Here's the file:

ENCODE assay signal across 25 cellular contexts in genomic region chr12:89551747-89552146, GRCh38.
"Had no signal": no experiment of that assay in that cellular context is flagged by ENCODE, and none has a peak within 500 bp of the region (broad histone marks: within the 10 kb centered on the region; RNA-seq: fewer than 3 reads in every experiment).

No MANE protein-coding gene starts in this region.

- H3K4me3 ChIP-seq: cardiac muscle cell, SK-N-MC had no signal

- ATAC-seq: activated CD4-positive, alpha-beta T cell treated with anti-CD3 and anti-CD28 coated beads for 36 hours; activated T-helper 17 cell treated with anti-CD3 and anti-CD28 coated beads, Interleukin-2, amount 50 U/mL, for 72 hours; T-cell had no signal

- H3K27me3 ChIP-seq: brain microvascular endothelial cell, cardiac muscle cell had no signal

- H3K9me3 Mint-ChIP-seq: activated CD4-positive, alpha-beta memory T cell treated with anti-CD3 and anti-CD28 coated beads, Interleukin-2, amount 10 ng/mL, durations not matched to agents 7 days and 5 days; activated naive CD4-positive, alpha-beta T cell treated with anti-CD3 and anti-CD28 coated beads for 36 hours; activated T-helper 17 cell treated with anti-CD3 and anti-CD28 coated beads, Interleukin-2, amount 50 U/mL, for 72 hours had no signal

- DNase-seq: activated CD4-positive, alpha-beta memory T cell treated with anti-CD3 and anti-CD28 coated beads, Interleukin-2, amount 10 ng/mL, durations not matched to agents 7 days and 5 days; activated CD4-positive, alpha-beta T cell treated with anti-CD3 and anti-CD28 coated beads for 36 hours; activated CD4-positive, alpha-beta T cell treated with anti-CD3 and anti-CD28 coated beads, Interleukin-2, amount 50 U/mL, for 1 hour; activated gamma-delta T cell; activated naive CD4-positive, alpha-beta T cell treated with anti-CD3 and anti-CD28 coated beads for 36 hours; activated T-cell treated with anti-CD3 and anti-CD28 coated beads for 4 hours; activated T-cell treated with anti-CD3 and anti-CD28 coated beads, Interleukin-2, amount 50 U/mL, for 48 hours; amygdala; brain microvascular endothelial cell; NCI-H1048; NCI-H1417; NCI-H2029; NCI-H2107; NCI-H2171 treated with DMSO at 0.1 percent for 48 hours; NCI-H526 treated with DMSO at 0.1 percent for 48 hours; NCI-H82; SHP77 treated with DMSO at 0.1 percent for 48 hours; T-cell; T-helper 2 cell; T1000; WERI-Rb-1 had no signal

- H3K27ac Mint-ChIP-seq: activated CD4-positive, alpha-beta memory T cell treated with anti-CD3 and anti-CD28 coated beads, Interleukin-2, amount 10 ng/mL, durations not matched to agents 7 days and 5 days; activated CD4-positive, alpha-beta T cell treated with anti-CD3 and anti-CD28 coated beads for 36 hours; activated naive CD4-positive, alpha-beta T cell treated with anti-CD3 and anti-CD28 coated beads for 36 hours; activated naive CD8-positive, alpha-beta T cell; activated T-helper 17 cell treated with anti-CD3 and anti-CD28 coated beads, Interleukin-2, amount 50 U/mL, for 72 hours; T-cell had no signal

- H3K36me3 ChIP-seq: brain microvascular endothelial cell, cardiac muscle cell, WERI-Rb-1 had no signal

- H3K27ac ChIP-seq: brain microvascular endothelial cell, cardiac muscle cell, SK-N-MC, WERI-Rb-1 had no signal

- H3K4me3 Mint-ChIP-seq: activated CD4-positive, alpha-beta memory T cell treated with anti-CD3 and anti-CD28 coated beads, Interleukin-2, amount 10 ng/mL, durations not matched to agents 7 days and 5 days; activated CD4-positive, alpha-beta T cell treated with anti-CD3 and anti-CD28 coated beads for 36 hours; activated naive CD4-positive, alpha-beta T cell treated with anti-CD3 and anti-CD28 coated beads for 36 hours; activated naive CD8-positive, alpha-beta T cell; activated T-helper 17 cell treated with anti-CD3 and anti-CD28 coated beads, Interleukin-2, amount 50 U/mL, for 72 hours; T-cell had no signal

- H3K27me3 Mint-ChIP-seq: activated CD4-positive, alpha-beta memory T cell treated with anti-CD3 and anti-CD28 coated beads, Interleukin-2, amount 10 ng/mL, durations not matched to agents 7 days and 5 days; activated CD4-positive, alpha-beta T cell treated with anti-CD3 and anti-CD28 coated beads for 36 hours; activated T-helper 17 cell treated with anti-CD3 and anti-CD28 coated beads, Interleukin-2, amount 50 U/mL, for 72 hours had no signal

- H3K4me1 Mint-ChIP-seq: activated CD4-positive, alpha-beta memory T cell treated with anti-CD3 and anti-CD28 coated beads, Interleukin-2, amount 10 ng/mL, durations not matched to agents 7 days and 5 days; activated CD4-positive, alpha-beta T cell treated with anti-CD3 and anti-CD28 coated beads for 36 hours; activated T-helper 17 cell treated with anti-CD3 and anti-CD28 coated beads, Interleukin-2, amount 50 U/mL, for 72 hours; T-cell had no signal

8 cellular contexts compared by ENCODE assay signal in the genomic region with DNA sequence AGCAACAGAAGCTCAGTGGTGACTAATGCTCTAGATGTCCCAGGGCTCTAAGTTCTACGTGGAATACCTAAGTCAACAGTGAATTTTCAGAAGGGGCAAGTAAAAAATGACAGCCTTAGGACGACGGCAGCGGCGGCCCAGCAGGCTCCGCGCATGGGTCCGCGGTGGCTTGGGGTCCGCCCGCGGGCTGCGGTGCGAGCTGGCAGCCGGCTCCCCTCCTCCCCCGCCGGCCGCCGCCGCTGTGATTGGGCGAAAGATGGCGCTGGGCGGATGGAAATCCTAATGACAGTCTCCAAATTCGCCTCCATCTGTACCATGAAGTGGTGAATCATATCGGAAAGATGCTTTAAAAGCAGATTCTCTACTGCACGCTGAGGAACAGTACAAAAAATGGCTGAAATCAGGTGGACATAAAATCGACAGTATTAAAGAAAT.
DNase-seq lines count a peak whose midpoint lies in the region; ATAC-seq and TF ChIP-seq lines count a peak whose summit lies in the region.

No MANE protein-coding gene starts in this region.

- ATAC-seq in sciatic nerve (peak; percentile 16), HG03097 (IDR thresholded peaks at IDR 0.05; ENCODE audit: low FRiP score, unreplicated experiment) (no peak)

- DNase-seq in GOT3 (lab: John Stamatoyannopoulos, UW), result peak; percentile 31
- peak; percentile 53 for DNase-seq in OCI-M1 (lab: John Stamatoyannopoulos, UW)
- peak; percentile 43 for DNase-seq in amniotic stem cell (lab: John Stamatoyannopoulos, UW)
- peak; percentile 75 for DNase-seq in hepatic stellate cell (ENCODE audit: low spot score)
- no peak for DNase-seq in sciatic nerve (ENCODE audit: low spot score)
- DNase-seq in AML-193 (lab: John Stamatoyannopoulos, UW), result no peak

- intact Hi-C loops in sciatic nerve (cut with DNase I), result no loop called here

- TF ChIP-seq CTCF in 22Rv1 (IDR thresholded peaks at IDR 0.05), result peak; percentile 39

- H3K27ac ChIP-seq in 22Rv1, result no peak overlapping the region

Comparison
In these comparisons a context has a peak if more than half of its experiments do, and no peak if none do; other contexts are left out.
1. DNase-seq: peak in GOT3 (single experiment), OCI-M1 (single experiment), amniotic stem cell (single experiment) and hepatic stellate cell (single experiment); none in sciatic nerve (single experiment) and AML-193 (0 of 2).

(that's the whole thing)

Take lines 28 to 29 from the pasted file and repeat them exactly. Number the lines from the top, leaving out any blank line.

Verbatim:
Comparison
In these comparisons a context has a peak if more than half of its experiments do, and no peak if none do; other contexts are left out.